Similar sentiments were heard from others throughout the Commonwealth especially women. “What a great lady,” said one while another noted, “Always enjoyed spending time talking to her during the session. She was delightful!”
“I worked with Jane in Fairfax City when she was coming into her own political career after years of supporting her husband’s. She was always a class act,” added Sheree Brown-Kaplan. Longtime Republican Sandy Liddy Bourne recalled Ms. Woods as always being “a kind and thoughtful leader” who will be missed.
There were more comments left on Facebook….
“She was amazing and a joy to work with. I admired her goodness and her independence.” -Kirk T. Schroder
“We all grow by being fortunate to have ‘pavers’ of the way forward. My sympathy on the loss of this friend and ‘paver’ – generously spreading loving care and support.” -Cindi Bartol
“I will miss her beyond words, she was a wonderful role model for so many of us and a great Virginian. Thank you, Jane Woods, for being a friend and colleague.” -Marcia Tetterton
“She was definitely one of my favs!! Gracious and caring lady, and great legislator and public servant.” -Jeff Finch
In 1999 during Sen. Woods’ re-election in a three-way race that included an independent candidate from the right wing of the GOP, the Republican vote was split, handing the election to Democrat Leslie Byrne. However, recognizing the talent, dedication, and experience Sen. Woods brought to the table, she was tapped by Governor Mark Warner in 2002 to serve in his Cabinet as Secretary of Health and Human Resources.
Secretary Woods served in that capacity until her term ended in 2006, when she opened her own consulting firm, tapping her deep institutional knowledge and resources obtained from decades of service in the education and public sectors. Not one to remain idle, that same year she also joined the College of Health and Human Services, Department for Health Administration and Policy, at George Mason University.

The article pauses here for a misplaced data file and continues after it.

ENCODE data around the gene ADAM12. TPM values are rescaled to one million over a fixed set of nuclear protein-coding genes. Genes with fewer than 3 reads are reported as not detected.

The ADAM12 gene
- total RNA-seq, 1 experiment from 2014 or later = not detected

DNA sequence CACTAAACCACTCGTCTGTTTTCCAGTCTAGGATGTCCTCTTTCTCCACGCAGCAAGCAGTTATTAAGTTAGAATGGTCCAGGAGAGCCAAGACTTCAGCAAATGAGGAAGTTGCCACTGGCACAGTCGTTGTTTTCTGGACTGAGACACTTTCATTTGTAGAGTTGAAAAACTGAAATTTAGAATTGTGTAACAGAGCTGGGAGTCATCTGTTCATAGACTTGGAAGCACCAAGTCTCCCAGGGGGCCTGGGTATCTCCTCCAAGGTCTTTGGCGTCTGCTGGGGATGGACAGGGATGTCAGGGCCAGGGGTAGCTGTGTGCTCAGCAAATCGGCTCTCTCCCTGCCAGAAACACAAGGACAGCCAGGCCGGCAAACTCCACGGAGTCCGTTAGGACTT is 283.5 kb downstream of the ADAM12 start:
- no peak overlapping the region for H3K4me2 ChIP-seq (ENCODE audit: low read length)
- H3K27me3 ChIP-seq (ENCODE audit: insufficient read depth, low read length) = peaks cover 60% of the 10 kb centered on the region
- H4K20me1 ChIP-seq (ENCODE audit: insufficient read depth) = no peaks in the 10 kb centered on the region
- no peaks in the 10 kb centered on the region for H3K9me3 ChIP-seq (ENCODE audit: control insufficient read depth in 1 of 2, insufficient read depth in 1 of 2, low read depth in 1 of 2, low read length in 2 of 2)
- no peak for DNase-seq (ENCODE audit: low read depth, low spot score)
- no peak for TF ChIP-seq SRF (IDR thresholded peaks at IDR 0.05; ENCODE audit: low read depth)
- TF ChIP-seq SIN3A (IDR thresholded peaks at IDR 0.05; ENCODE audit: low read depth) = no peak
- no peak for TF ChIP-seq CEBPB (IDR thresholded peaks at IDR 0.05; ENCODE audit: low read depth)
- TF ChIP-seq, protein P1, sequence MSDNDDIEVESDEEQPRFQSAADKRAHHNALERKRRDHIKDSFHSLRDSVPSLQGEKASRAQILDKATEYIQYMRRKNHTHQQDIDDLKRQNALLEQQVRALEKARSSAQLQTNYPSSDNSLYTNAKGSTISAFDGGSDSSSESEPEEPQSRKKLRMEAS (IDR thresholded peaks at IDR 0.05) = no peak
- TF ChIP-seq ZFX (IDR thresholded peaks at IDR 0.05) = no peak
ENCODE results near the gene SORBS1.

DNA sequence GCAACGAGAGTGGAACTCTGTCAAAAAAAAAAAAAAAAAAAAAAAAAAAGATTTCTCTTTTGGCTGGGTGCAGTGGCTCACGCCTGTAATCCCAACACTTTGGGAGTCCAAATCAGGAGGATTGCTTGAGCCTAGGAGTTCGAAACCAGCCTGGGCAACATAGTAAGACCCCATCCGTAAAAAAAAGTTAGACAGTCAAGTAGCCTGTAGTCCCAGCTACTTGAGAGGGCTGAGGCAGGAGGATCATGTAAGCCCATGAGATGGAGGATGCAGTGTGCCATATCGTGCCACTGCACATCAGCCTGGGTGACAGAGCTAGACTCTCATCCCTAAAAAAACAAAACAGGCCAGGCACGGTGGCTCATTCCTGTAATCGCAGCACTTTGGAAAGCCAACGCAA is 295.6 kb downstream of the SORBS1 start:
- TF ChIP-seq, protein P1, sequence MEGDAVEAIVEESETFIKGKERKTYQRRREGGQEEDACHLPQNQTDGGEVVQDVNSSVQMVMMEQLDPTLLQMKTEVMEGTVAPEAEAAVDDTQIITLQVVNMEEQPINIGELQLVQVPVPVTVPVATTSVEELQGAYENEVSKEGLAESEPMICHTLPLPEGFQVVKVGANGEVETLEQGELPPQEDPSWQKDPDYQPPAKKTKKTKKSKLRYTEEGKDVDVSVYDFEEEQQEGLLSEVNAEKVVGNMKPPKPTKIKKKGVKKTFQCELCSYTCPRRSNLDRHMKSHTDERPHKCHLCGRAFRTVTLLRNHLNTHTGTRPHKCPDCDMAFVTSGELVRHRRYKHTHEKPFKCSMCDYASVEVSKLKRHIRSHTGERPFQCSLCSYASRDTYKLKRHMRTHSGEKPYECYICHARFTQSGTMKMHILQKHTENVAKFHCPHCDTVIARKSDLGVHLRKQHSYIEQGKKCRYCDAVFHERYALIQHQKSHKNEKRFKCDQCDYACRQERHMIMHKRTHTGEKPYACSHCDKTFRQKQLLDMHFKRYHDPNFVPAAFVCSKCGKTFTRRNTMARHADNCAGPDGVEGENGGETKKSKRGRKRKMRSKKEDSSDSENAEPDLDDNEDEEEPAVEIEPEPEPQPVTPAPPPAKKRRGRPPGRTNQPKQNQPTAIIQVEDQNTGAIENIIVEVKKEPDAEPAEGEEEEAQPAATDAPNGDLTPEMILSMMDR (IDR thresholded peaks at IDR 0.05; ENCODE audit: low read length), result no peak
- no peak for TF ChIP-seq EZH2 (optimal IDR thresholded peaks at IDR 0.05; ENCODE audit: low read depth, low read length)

Ms. Woods’ involvement in the community was extensive and included but was not limited to political campaigns. She also served as Associate Director of Virginia Girls State and served as President of the Fairfax Spotlight on the Arts. Other area participation included member of the Advisory Board of Prevent Child Abuse Virginia and on the Fairfax Futures and NoVaScriptsCentral boards. She also served as a member of the Amerigroup National Advisory Board, board member of the Virginia Health Quality Center, and on the executive committee of the National Capital Area Council of the Boy Scouts of America. And there were others.
On Friday, August 5, 2022, Virginia Gov. Glenn Youngkin ordered all U.S. and Virginia flags be flown at half-staff  in remembrance of this longtime public servant who served her community and the Commonwealth.
In accordance with the authority vested in me as Governor, I hereby order that the flags of the United States of America and the Commonwealth of Virginia be flown at half-staff on all state and local buildings and grounds in the Commonwealth of Virginia in memory and respect of former Virginia Senator Jane Haycock Woods.
I hereby order that the flags shall be lowered at sunrise on Friday, August 5, 2022, and remain at half-staff until sunset.
Ordered on this, the 4th day of August 2022.
“Well done, good and faithful servant.” -Matthew 25:23
-Washington Post: Jane Woods Obituary (2022) – Washington, DC